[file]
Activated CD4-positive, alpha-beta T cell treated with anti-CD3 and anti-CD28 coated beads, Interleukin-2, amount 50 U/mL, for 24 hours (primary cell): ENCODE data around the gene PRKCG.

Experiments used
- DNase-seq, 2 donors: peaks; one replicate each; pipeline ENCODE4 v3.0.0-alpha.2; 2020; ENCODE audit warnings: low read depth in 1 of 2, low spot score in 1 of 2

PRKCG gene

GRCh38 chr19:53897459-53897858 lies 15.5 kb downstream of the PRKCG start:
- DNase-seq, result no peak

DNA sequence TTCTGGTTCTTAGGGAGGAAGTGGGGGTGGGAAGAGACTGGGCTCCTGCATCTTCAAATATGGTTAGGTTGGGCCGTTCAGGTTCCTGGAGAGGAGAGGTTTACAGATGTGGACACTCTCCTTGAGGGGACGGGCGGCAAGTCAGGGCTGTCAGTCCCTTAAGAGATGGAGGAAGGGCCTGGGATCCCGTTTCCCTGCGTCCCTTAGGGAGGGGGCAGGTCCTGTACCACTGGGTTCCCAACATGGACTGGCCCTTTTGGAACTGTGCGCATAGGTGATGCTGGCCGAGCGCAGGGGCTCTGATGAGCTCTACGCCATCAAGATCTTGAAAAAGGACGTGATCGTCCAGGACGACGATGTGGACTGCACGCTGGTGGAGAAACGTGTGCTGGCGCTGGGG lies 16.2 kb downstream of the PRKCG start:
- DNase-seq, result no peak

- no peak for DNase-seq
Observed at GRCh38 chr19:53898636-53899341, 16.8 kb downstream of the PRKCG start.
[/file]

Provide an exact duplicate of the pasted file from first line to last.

Activated CD4-positive, alpha-beta T cell treated with anti-CD3 and anti-CD28 coated beads, Interleukin-2, amount 50 U/mL, for 24 hours (primary cell): ENCODE data around the gene PRKCG.

Experiments used
- DNase-seq, 2 donors: peaks; one replicate each; pipeline ENCODE4 v3.0.0-alpha.2; 2020; ENCODE audit warnings: low read depth in 1 of 2, low spot score in 1 of 2

PRKCG gene

GRCh38 chr19:53897459-53897858 lies 15.5 kb downstream of the PRKCG start:
- DNase-seq, result no peak

DNA sequence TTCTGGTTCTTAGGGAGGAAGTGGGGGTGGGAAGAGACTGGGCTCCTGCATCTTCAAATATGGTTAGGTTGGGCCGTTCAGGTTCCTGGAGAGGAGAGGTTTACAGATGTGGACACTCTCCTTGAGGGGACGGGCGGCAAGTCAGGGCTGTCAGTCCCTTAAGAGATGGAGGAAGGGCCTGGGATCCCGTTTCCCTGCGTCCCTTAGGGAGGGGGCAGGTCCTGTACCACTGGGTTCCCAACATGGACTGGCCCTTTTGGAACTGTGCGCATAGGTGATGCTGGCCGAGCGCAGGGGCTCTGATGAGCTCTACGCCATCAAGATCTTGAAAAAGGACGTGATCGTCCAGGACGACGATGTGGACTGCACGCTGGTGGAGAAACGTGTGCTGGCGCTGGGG lies 16.2 kb downstream of the PRKCG start:
- DNase-seq, result no peak

- no peak for DNase-seq
Observed at GRCh38 chr19:53898636-53899341, 16.8 kb downstream of the PRKCG start.